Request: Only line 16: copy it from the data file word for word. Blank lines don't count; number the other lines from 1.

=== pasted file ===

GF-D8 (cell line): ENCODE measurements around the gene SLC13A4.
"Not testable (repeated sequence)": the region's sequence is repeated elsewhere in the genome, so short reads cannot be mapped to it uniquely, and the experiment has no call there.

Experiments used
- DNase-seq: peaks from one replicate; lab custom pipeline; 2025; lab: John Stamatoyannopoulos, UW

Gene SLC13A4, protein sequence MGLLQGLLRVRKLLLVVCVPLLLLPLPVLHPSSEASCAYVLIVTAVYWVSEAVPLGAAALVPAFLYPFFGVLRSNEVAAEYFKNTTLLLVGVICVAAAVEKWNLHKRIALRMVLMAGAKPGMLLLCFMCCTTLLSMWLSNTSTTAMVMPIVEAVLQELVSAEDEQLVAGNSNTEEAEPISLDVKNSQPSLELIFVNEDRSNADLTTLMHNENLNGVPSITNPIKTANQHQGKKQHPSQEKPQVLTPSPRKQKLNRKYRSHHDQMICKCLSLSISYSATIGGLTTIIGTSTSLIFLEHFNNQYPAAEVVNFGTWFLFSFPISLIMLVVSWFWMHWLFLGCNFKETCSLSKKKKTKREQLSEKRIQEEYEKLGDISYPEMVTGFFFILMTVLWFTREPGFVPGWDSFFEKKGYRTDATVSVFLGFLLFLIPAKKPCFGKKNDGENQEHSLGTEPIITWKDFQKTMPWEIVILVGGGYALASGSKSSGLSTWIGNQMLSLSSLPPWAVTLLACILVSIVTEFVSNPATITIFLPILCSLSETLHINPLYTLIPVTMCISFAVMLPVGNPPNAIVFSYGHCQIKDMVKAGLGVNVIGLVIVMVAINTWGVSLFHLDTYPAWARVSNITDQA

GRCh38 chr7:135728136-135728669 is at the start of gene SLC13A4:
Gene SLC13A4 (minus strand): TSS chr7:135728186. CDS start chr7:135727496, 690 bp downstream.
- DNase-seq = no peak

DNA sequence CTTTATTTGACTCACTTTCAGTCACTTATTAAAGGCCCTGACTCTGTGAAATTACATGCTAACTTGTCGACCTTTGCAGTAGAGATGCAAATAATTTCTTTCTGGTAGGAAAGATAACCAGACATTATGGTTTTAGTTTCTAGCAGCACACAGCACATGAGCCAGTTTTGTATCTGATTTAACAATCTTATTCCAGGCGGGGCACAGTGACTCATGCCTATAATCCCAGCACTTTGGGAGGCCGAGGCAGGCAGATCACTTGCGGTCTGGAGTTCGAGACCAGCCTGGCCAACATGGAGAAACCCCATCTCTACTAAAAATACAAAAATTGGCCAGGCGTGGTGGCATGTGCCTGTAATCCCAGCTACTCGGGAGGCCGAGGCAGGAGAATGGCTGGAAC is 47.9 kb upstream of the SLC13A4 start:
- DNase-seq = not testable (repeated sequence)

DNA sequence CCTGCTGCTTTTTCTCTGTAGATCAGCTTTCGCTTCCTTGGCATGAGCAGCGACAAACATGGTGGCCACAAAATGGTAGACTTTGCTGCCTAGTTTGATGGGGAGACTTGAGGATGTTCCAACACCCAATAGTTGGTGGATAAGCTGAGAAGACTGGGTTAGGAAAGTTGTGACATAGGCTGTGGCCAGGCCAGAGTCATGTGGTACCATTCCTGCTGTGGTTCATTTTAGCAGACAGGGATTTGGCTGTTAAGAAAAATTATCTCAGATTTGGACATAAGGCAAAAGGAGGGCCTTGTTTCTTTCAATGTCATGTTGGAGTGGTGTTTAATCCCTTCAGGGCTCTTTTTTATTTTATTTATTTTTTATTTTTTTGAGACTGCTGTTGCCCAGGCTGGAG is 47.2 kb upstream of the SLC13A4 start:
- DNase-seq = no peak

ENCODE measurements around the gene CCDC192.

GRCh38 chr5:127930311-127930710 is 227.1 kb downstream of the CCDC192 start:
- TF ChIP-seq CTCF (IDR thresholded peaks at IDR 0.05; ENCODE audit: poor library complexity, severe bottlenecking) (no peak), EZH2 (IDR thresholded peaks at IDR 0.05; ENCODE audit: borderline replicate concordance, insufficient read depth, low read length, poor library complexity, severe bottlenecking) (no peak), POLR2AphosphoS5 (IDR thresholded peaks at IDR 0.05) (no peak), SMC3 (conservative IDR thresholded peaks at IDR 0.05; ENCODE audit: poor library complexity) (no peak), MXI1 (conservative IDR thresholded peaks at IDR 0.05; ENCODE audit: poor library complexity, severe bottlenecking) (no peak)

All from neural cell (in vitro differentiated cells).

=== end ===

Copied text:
All from neural cell (in vitro differentiated cells).